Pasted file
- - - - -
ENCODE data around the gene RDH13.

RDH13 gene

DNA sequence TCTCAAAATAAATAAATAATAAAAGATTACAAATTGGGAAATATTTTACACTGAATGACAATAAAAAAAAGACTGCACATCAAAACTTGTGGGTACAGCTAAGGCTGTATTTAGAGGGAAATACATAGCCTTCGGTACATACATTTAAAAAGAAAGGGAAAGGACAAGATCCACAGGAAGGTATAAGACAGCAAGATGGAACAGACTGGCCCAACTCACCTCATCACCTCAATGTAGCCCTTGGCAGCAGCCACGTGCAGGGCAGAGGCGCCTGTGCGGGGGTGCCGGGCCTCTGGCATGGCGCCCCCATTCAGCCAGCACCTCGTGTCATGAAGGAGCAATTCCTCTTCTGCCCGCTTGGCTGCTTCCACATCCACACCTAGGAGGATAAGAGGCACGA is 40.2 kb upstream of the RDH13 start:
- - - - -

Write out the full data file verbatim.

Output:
ENCODE data around the gene RDH13.

RDH13 gene

DNA sequence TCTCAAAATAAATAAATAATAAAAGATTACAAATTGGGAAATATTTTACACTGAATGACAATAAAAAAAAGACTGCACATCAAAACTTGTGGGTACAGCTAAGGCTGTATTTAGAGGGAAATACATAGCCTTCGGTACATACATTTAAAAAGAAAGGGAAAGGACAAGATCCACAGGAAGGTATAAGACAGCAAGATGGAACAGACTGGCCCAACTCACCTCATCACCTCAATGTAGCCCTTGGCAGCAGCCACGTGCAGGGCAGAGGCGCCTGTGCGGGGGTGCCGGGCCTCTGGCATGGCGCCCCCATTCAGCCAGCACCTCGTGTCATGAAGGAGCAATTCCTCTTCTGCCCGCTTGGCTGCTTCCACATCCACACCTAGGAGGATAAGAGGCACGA is 40.2 kb upstream of the RDH13 start: